Employees say they are working more overtime on account of vacancies than they are allowed to get paid for.
A group of Democratic lawmakers is seeking a legal opinion to establish whether the National Weather Service has circumvented congressional authority by refusing to spend funds appropriated for hiring.
The Weather Service maintains more than 400 vacancies, according to an agency spokeswoman, despite a mandate lawmakers included in appropriations law requiring the agency to fill those positions. The Trump administration has in each of its budgets proposed slashing about 350 Weather Service jobs, leading lawmakers to question whether the agency is purposely refusing to fill vacancies as an end run around congressional intent.
In a letter to Gene Dodaro, the U.S. comptroller general and head of the Government Accountability Office, Reps. Jamie Raskin, D-Md., Don Beyer, D-Va., Conor Lamb, D-Pa., and Dan Lipinski, D-Ill., asked GAO to launch an official inquiry into whether the agency has violated the 1974 Impoundment Control Act. The law spells out the steps the White House must take when it aims to not spend money Congress has appropriated through the rescission process.
In a report accompanying spending bills in both fiscal 2018 and 2019, Congress told the National Weather Service it was “very concerned” about ongoing vacancies and mandated the agency reverse course.
“Given the importance of the NWS mission to protect the lives and property of our nation’s citizens, extended vacancies are unacceptable—particularly when the [Appropriations] Committee has provided more than adequate resources and direction to fill vacancies expeditiously for the past several fiscal years,” lawmakers wrote. They directed the agency to fill all vacancies “as expeditiously as possible.”
In their letter, the House Democrats cited previous GAO rulings that found agencies cannot put off appropriated hiring without congressional approval. The auditors have recently ruled the Trump administration cannot withhold funds to fulfill the president’s budgetary proposal. The rescission law empowers the comptroller general to sue agencies to require them to spend the money Congress has provided, though agencies generally act on their own to do so after GAO finds a violation.
The lawmakers suggested the agency’s failure to hire has put the public at risk and hurt workforce morale. The Weather Service’s own post-storm assessments have highlighted the need for more staffing. In the review of Hurricane Harvey, which devastated Texas in 2017, for example, the Weather Service said handling similar storms going forward would require “a significant staffing investment,” employees who themselves were impacted by the storm “amplif[ied understaffing” and the National Hurricane Center “experienced fatigue” due to “limited staffing.”
The workforce issues predate the Trump administration. A 2017 GAO report found vacancies at the agency grew from 5% in 2010 to 11% in 2016, including positions that went unfilled for years. The understaffing led to burnout among the agency’s workforce, GAO said, and had a significant negative impact on morale.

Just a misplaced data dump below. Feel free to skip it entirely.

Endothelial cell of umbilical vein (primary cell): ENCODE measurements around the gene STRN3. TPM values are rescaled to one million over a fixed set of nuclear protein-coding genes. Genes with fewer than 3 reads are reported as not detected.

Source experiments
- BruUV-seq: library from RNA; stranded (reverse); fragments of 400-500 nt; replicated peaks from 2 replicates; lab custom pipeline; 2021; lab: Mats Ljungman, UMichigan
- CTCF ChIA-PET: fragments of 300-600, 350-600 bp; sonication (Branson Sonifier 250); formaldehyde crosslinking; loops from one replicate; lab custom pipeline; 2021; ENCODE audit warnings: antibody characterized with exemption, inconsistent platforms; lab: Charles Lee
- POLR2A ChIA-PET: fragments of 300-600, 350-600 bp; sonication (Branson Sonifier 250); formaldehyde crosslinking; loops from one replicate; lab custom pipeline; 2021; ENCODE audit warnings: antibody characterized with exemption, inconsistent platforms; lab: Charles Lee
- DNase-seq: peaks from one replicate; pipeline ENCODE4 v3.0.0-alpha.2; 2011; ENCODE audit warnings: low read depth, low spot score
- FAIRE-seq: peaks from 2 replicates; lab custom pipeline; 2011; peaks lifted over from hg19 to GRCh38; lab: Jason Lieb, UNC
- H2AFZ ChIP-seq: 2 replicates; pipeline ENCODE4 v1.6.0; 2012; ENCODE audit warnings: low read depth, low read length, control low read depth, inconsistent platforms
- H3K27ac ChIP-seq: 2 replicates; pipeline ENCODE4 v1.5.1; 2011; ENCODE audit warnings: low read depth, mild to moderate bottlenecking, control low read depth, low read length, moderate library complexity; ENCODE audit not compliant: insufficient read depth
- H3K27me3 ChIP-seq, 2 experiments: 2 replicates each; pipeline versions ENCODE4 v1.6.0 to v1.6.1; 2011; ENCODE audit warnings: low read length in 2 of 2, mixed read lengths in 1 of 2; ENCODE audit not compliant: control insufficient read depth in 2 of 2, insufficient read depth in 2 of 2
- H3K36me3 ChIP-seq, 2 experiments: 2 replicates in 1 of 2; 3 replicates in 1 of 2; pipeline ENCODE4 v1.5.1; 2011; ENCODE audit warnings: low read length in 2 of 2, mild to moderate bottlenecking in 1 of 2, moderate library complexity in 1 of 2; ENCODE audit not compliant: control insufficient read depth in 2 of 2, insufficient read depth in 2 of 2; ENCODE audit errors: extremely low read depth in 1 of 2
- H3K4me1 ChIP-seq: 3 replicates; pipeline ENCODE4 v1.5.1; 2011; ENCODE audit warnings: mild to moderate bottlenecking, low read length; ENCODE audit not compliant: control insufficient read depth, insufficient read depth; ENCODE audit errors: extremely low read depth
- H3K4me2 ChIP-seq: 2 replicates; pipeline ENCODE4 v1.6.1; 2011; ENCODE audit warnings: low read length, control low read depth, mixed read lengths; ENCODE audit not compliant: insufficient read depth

The situation has yet to improve, according to Dan Sobien, president of the NWS Employees Organization.
“The morale is just horrible,” Sobien said. “We’ve been going for years now with these vacancies.” He added NWS is a relatively small agency, so a few hundred openings have a significant impact. The agency's vacancy rate is currently at 9%.
Sobien said employees in several units are working so much overtime to make up for unfilled positions that they are exceeding their statutory biweekly pay cap, meaning they are performing overtime and not getting paid for it.
NWS has told Congress it is making progress on vacancies, noting earlier this year it had 250 “hiring actions” underway. The agency later told Sobien’s organization during arbitration that nearly all of those actions were either promotions or reassignments, meaning they would not result in any net reduction in the vacancy rate. The House lawmakers suggested NWS was intentionally dragging its feet.
“As the NWS’ most recent budget request demonstrates, it appears that the NWS has affirmatively decided not to backfill its vacancies for policy reasons, despite clear congressional disapproval and direction to utilize the funding it has been granted to fully staff the agency,” they wrote.
Susan Buchanan, an NWS spokeswoman, said the agency is "absolutely not" intentionally declining to hire more employees as a means to fulfill its budget proposal to cut staffing levels. Buchanan said in fiscal 2018 and early fiscal 2019 the agency reversed its seven-year trend of losing more employees from attrition than it could hire, but much of those gains were "offset due to the government shutdown" and a recent spike in retirements. NWS has implemented a new hiring process, more frequent vacancy announcements and other efforts to "overcome this challenge," Buchanan said.
"We are working with the Department of Commerce and NOAA to hire staff as quickly as possible within appropriated funding levels," she said. "We follow all Congressional direction, appropriations laws, and applicable internal controls in our hiring and budget execution."
Sobien said NWS has been making that claim for years, but has yet to make any significant progress.
A GAO spokesman said the lawmakers' inquiry is going through its normal review process, but no decisions have been made yet.